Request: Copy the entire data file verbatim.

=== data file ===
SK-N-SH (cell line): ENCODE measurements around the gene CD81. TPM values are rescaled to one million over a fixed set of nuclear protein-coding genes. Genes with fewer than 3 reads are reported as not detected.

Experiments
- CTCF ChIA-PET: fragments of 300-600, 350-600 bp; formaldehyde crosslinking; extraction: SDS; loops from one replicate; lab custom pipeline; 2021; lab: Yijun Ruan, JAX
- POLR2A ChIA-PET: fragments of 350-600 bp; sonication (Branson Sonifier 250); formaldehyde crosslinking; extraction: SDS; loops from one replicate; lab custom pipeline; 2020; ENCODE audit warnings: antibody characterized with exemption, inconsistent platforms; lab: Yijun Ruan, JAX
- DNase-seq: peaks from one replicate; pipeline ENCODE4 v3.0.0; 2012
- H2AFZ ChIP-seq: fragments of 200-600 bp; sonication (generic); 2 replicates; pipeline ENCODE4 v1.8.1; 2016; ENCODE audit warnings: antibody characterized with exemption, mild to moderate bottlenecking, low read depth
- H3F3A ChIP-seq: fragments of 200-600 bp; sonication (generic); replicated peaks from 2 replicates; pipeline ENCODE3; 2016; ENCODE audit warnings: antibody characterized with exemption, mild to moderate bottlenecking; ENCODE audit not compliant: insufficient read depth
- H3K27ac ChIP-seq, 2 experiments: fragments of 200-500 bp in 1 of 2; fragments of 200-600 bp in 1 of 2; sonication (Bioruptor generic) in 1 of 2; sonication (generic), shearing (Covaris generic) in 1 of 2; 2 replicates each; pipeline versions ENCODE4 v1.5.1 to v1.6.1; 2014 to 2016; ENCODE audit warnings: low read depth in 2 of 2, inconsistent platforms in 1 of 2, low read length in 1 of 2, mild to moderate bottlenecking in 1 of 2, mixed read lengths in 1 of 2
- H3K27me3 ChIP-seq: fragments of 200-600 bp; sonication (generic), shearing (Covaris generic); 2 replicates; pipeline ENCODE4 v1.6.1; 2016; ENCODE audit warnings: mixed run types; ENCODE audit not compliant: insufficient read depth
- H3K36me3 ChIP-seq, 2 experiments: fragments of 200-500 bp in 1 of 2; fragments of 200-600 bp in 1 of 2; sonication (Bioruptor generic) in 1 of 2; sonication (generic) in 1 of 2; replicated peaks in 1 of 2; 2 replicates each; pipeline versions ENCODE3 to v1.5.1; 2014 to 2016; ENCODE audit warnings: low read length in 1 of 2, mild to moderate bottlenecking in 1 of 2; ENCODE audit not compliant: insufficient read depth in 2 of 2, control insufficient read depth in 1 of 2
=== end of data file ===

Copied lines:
SK-N-SH (cell line): ENCODE measurements around the gene CD81. TPM values are rescaled to one million over a fixed set of nuclear protein-coding genes. Genes with fewer than 3 reads are reported as not detected.

Experiments
- CTCF ChIA-PET: fragments of 300-600, 350-600 bp; formaldehyde crosslinking; extraction: SDS; loops from one replicate; lab custom pipeline; 2021; lab: Yijun Ruan, JAX
- POLR2A ChIA-PET: fragments of 350-600 bp; sonication (Branson Sonifier 250); formaldehyde crosslinking; extraction: SDS; loops from one replicate; lab custom pipeline; 2020; ENCODE audit warnings: antibody characterized with exemption, inconsistent platforms; lab: Yijun Ruan, JAX
- DNase-seq: peaks from one replicate; pipeline ENCODE4 v3.0.0; 2012
- H2AFZ ChIP-seq: fragments of 200-600 bp; sonication (generic); 2 replicates; pipeline ENCODE4 v1.8.1; 2016; ENCODE audit warnings: antibody characterized with exemption, mild to moderate bottlenecking, low read depth
- H3F3A ChIP-seq: fragments of 200-600 bp; sonication (generic); replicated peaks from 2 replicates; pipeline ENCODE3; 2016; ENCODE audit warnings: antibody characterized with exemption, mild to moderate bottlenecking; ENCODE audit not compliant: insufficient read depth
- H3K27ac ChIP-seq, 2 experiments: fragments of 200-500 bp in 1 of 2; fragments of 200-600 bp in 1 of 2; sonication (Bioruptor generic) in 1 of 2; sonication (generic), shearing (Covaris generic) in 1 of 2; 2 replicates each; pipeline versions ENCODE4 v1.5.1 to v1.6.1; 2014 to 2016; ENCODE audit warnings: low read depth in 2 of 2, inconsistent platforms in 1 of 2, low read length in 1 of 2, mild to moderate bottlenecking in 1 of 2, mixed read lengths in 1 of 2
- H3K27me3 ChIP-seq: fragments of 200-600 bp; sonication (generic), shearing (Covaris generic); 2 replicates; pipeline ENCODE4 v1.6.1; 2016; ENCODE audit warnings: mixed run types; ENCODE audit not compliant: insufficient read depth
- H3K36me3 ChIP-seq, 2 experiments: fragments of 200-500 bp in 1 of 2; fragments of 200-600 bp in 1 of 2; sonication (Bioruptor generic) in 1 of 2; sonication (generic) in 1 of 2; replicated peaks in 1 of 2; 2 replicates each; pipeline versions ENCODE3 to v1.5.1; 2014 to 2016; ENCODE audit warnings: low read length in 1 of 2, mild to moderate bottlenecking in 1 of 2; ENCODE audit not compliant: insufficient read depth in 2 of 2, control insufficient read depth in 1 of 2